Avoid These 4 Common School Garden Challenges
Over the past decant, I’ve seen a significant increase in schools interested in school gardens. Traditionally run as extra-curricular activities or horticulture classes, the school garden is a tool for differentiated instruction, problem-solving, and cross-curricular learning. And while I’d love to see a garden in every school, they’re not without challenges. But maybe if we address these challenges upfront, we can make school gardens better and more common.
1. School Gardens Are Out of Sync With The School Year
The obvious challenge with school gardens is that schools often break for two months during the growing season when the garden is most actively growing. Students are absent when watering, weeding, and harvesting are needed. They miss out on the opportunity to watch the progress of their garden from start to finish. A typical vegetable garden isn’t that resilient without gardeners to support it, though there are some ways around that with ecological garden design.
A challenge with semestered school calendars is that the students who planted the garden in the spring aren’t necessarily those harvesting in the fall. This discontinuity makes it hard for students to experience the whole growing season.
- Use pace-layer thinking to design a garden that aligns with seasonal and social changes.
- Plant more perennials that don’t require as much maintenance in the middle of the growing season.
- Using growing techniques such as wicking beds, drip irrigation, and mulching between rows to reduce the need for water.
- Partner with community members to maintain the garden while students are on break.
- Ensure that the harvest/success of the garden is shared with the students who planted it.
2. School Garden Site-Selection and Responsibilities
The land surrounding a school is a murky combination of municipality and school board. Who owns the land and maintains the land is often unclear. This uncertainty makes choosing a location unclear for teachers and school administrators. Uncertainly stops gardens from getting installed or pushes them into less than ideal spaces for the school, municipality and gardens.
- (In Edmonton) The school board usually maintains the first fifty feet from the school building.
- Talk with your school board’s facilities to find an appropriate location and any design considerations. For example, school boards often prefer raised beds with enough space between them to fit a lawn mower.
- Create a scalable, mobile garden using containers.
3. Teacher Burn Out
School gardens aren’t part of the curriculum, so they’re almost always the product of educators going above and beyond their regular duties. Without a community of support, these passionate educators burn themselves out along with their gardens. It’s also not uncommon for teachers to move schools. When a garden champion burns out or leaves, the school garden often falls into disrepair. Gardens in disrepair are eventually returned to grass.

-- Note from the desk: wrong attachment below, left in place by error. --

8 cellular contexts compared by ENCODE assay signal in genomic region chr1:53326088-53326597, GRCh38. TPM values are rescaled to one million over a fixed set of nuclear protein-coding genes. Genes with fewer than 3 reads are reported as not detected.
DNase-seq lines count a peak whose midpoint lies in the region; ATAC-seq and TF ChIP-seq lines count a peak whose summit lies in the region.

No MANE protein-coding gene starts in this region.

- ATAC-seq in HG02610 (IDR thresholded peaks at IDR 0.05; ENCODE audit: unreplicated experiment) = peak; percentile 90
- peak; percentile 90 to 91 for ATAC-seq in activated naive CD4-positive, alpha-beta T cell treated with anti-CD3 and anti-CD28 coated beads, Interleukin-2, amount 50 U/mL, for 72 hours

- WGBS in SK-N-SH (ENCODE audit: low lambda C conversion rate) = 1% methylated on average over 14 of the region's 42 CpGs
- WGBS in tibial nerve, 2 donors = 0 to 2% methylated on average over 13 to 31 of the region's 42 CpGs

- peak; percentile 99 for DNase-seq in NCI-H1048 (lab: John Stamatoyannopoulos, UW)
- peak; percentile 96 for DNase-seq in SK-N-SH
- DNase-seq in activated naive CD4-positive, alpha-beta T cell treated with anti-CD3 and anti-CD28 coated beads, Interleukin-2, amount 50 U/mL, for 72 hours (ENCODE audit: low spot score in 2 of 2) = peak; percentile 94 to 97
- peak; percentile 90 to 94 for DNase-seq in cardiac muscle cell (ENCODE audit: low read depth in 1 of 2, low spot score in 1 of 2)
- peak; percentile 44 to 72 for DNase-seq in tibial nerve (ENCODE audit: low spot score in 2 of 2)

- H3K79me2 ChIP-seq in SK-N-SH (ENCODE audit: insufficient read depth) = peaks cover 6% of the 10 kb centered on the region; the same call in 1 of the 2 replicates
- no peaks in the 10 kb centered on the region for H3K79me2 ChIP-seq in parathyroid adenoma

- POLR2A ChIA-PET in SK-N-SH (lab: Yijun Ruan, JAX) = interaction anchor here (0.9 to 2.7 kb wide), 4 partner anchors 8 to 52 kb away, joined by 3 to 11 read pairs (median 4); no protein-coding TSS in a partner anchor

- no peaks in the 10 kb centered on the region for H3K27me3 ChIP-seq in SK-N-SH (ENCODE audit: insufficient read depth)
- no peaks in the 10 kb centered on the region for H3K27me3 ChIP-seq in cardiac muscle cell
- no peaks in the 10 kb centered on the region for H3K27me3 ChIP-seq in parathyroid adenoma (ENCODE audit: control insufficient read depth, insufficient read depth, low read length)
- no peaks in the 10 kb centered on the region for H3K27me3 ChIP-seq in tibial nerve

The School Garden Life Cycle:
- A champion educator or administrator wants to start a garden.
- They struggle to find an ideal location at the school.
- The garden is installed, used, and celebrated.
- The champion moves to a new school, burns out, or retires.
- The garden falls into disrepair and is eventually removed unless a new champion can be found.
- Always attempt to have at least two garden champions to ensure continuity when one eventually moves on.
- Establish a support network of teachers to prevent burnout. In Edmonton, Sustainable Food Edmonton is working on such a network called Urban Ag High.
- Avoid creating additional work by connecting the school garden to the curriculum you’re teaching. A school garden is a teaching tool.
4. School Gardens are Suceptable to Shifting Political Climates
Teachers and administrators change every few years, the curriculum is updated every decade or so, neighbourhood demographics shift, and budgets are revised (usually downwards). While the lifespan of a typical vegetable is a season, perennials such as trees and shrubs can grow for decades or centuries. How
- Create flexible garden designs that are easy to adopt and adapt by future garden champions. Gardens are alive and should be allowed to change over time.
- Provide opportunities for teachers, students, and the community to have autonomy over aspects of the garden. Allow individuals to make the garden their own while emphasizing communal sharing and responsibility.